4. Great post, something that I’m embarrassed to admit how long I’ve been playing without every being able to wrap my brain around… Admittedly though I’ve had far more than the”average’number of head injuries/brain trauma but even without the extra common knowledge I’ve been blessed to play with some exceptional bands and just to pass on a little trick that helped me feel as confident as I do when playing with others is to simply close your eyes, leave every ounce of ego you’ve ever developed with the guitarists and singer, and play only what the song is asking for. This little ” trick” is what helped me be respected as a rock solid bassist who’s biggest secret is that I couldn’t play a solo to save my life!
    Respect to you for spelling out modes in such a readable way! Next time try using brown shades instead of the mirrors and grow out the beard or shave it, you’ll look more like a bassist instead of a guitarist lol.. I’m just messing with ya but that’s my bassist dry humor that most people can’t tell if it’s a joke or not.

    1. Hi Brian, I’m glad you found the article helpful. Also, being dependable and laying a great foundation should be the starting point for every bass player. I will consider your manscaping advice when I have the next appointment with my stylist ;). Hope to see you around!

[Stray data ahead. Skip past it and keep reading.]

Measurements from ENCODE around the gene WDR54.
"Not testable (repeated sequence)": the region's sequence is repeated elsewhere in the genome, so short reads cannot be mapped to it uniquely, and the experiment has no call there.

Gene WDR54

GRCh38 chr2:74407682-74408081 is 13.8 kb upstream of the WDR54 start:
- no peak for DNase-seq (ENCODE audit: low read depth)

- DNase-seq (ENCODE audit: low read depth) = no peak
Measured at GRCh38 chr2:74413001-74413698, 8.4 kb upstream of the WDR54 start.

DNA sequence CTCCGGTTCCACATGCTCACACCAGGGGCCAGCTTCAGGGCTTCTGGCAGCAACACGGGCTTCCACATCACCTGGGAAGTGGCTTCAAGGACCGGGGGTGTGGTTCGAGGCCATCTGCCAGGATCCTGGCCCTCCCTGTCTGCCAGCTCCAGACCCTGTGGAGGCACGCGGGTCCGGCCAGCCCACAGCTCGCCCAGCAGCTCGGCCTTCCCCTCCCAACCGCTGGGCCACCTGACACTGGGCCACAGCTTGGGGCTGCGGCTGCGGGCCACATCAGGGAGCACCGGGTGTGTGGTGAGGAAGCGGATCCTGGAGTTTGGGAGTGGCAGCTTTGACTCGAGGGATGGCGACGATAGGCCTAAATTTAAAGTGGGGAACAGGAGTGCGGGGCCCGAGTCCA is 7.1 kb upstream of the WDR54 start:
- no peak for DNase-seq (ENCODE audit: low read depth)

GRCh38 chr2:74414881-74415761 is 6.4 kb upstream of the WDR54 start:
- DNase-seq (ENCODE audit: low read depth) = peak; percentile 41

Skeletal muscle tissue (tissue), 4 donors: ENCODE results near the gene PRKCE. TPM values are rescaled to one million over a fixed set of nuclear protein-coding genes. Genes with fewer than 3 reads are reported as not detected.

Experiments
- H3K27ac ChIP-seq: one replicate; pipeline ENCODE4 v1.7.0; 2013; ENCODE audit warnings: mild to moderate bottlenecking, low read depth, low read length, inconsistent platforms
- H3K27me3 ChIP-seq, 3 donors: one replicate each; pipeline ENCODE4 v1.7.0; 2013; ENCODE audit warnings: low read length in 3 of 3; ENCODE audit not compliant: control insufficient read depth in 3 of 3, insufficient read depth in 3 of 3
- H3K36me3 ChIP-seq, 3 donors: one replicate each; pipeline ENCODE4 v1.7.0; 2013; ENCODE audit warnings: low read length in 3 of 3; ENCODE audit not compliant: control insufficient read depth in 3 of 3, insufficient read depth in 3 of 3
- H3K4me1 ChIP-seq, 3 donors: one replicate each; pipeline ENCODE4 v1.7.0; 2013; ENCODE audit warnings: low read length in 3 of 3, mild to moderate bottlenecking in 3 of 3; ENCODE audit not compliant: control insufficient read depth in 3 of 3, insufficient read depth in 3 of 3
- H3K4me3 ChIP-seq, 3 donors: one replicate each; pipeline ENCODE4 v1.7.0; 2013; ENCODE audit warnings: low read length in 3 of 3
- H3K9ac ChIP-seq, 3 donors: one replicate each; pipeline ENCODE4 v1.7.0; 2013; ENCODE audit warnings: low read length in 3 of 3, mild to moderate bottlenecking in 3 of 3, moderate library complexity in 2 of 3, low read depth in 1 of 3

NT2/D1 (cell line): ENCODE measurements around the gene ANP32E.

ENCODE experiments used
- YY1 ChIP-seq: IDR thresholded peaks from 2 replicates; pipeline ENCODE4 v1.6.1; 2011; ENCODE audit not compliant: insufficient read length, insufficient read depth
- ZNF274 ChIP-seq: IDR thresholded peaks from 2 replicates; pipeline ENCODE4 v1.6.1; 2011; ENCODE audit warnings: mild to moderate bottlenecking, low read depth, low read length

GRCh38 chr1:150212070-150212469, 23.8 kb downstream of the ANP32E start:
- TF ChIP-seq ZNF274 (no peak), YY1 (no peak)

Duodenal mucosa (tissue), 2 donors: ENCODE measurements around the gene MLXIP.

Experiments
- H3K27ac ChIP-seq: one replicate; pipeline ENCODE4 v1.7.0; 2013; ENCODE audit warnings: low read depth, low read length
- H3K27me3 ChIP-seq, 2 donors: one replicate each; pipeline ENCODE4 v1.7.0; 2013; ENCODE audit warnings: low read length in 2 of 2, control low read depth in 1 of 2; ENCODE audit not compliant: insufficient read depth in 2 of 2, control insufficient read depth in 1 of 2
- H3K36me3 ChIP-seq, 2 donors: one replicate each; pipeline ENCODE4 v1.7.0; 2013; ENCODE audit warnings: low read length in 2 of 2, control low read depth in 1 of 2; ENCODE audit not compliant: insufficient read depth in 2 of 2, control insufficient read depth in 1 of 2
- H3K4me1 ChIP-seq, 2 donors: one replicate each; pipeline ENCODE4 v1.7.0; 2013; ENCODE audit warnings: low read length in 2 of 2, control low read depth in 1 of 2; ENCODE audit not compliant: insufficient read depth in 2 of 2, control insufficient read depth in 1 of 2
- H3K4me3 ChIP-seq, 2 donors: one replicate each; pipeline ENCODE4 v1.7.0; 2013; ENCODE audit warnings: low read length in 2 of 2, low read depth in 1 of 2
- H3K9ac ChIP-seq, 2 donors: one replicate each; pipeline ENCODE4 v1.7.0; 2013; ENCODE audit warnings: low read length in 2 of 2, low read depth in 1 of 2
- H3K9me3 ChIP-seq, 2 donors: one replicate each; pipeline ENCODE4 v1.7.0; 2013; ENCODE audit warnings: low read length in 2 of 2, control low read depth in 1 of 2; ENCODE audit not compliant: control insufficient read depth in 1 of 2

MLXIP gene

5. Thanks for this! Easiest explanation so far . However, I’m still confused about one thing. If it’s just the same seven notes how will it sound any different to not thinking about modes at all and just playing the notes from the C major scale and changing the root for each chord change? I’m missing something simple I’m sure. Thanks for the article, I’ll definitely be checking out more

    1. Hey Rich, thanks for the kind words! The difference is mostly that to create a good bassline you have to outline the chords/harmony. And that often means playing the root note of the chord on the first count of the bar. That’s why you approach a D minor chord in the key of C as a D Dorian chord. It also means that playing the 3rd and the 5th of the chord will sound great.

      When finding a part for a song you should always aim to find something that sounds nice. Don’t let the theory be your source of inspiration, but simply a tool you can use to make sense of it all or give you some grip on the possibilities you have. Hope that makes sense. See you around!

Leave a Reply

Your email address will not be published. Required fields are marked *